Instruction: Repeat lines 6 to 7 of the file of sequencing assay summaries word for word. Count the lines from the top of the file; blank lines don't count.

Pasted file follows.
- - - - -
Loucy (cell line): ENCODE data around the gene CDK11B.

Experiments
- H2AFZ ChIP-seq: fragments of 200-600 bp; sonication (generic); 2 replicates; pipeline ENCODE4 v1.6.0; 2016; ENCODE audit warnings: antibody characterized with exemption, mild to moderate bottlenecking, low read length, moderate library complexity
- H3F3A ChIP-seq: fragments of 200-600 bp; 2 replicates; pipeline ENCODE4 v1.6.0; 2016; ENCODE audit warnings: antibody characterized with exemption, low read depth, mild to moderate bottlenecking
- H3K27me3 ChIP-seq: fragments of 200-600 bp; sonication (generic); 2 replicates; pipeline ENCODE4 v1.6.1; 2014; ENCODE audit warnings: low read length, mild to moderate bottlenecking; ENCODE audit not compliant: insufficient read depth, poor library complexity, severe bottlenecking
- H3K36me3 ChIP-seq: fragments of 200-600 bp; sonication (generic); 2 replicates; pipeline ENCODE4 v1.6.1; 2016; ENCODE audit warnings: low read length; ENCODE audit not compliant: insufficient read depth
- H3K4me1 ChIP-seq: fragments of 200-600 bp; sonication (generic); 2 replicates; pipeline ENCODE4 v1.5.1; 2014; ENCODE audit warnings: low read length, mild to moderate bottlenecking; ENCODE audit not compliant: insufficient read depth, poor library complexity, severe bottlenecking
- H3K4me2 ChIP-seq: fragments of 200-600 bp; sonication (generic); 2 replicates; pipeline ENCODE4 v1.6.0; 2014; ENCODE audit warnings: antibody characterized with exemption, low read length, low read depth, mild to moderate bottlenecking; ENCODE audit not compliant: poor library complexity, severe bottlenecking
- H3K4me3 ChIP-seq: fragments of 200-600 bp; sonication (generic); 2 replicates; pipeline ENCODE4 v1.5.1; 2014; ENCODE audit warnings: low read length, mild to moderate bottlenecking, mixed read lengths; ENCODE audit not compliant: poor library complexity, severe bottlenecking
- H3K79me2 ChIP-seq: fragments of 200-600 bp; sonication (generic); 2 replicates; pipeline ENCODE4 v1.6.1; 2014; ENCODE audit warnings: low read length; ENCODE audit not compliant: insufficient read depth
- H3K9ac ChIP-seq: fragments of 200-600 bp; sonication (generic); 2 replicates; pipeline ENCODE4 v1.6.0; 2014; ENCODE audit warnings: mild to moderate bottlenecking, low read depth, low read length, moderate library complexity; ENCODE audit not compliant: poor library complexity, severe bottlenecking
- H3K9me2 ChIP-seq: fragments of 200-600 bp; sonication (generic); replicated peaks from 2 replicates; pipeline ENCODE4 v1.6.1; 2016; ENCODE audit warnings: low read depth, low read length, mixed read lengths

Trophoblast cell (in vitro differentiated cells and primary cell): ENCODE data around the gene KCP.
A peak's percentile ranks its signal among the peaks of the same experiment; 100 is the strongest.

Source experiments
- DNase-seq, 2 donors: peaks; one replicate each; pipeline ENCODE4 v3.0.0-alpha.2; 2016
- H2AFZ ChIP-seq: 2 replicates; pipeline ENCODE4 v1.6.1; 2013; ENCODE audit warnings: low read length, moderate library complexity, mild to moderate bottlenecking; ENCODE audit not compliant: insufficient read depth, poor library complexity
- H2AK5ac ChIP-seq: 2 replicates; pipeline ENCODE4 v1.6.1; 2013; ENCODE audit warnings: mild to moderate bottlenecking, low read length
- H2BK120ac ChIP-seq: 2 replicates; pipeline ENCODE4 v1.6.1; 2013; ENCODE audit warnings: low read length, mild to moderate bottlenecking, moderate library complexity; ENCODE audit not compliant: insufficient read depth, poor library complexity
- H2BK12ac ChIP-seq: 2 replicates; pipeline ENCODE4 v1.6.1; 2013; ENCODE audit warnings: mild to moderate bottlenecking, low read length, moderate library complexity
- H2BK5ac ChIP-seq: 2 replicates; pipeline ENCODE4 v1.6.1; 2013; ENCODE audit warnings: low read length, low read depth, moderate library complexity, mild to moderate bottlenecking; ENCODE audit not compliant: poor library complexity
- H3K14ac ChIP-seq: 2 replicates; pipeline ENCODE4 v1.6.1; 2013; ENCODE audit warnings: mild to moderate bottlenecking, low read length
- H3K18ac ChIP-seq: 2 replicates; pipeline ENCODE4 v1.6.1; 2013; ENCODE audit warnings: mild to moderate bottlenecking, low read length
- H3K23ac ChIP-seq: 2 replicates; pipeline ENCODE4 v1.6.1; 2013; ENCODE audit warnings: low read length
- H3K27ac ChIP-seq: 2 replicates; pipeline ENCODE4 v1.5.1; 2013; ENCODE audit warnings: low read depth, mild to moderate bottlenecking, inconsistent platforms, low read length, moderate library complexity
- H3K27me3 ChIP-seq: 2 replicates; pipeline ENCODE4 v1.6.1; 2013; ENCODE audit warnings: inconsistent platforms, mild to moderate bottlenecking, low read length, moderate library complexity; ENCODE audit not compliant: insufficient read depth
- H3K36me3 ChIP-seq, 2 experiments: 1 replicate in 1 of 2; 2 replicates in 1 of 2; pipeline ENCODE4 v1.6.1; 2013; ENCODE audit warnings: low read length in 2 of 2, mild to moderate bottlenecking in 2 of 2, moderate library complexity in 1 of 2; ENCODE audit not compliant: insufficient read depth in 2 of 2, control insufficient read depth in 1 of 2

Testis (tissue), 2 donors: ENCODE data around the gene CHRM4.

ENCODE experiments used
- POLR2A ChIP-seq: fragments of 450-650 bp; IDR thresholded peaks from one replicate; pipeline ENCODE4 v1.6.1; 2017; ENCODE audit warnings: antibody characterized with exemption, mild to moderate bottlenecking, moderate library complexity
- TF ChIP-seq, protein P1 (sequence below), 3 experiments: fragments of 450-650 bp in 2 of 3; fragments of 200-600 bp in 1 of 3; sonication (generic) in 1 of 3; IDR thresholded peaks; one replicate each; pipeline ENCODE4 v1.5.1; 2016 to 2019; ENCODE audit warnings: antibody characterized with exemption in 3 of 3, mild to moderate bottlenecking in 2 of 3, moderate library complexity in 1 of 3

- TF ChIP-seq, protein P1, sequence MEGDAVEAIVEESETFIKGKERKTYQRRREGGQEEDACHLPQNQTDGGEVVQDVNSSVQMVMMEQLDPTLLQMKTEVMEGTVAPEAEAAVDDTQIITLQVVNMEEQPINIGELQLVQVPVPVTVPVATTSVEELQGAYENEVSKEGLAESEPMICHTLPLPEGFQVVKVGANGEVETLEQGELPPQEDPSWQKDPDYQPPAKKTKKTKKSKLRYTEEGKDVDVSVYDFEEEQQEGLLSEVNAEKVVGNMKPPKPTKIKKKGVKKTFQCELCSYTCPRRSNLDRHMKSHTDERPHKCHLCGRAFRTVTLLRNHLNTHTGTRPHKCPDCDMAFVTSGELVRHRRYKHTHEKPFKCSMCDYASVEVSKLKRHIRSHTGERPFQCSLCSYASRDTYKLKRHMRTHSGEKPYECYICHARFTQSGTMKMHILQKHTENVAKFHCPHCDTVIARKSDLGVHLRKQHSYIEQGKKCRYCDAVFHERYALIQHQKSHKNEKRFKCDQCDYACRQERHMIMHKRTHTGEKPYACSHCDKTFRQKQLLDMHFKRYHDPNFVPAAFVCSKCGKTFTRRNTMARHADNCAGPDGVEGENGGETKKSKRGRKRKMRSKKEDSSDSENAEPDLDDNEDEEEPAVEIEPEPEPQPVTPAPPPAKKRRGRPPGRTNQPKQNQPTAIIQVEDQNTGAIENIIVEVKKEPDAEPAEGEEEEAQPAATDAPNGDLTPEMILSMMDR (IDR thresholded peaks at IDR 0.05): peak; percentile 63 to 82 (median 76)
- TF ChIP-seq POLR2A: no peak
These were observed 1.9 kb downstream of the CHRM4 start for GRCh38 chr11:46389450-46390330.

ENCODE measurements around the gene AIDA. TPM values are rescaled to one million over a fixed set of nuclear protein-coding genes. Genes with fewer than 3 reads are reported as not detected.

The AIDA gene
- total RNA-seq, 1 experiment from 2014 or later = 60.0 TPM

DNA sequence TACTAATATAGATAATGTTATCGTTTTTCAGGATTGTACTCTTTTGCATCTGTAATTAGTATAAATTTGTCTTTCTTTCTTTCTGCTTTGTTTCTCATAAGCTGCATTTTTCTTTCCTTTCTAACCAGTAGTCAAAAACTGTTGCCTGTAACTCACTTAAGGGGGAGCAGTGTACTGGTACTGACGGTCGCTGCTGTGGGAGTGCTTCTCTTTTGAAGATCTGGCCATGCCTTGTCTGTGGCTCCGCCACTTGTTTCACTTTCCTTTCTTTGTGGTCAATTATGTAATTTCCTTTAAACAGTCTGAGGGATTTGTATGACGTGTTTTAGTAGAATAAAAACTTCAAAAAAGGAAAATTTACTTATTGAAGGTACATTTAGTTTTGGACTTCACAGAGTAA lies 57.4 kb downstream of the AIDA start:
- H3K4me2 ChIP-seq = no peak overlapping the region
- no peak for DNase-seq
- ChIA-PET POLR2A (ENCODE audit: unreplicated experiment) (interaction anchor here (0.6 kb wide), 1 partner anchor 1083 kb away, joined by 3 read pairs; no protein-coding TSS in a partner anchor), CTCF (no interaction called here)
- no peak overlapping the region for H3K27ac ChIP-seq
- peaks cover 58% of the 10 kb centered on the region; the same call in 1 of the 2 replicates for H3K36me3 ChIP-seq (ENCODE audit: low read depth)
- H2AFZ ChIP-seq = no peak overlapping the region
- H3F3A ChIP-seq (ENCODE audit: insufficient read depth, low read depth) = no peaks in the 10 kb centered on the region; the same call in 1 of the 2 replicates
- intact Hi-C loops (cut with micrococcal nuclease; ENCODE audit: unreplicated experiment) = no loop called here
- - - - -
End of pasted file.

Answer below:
- H3K36me3 ChIP-seq: fragments of 200-600 bp; sonication (generic); 2 replicates; pipeline ENCODE4 v1.6.1; 2016; ENCODE audit warnings: low read length; ENCODE audit not compliant: insufficient read depth
- H3K4me1 ChIP-seq: fragments of 200-600 bp; sonication (generic); 2 replicates; pipeline ENCODE4 v1.5.1; 2014; ENCODE audit warnings: low read length, mild to moderate bottlenecking; ENCODE audit not compliant: insufficient read depth, poor library complexity, severe bottlenecking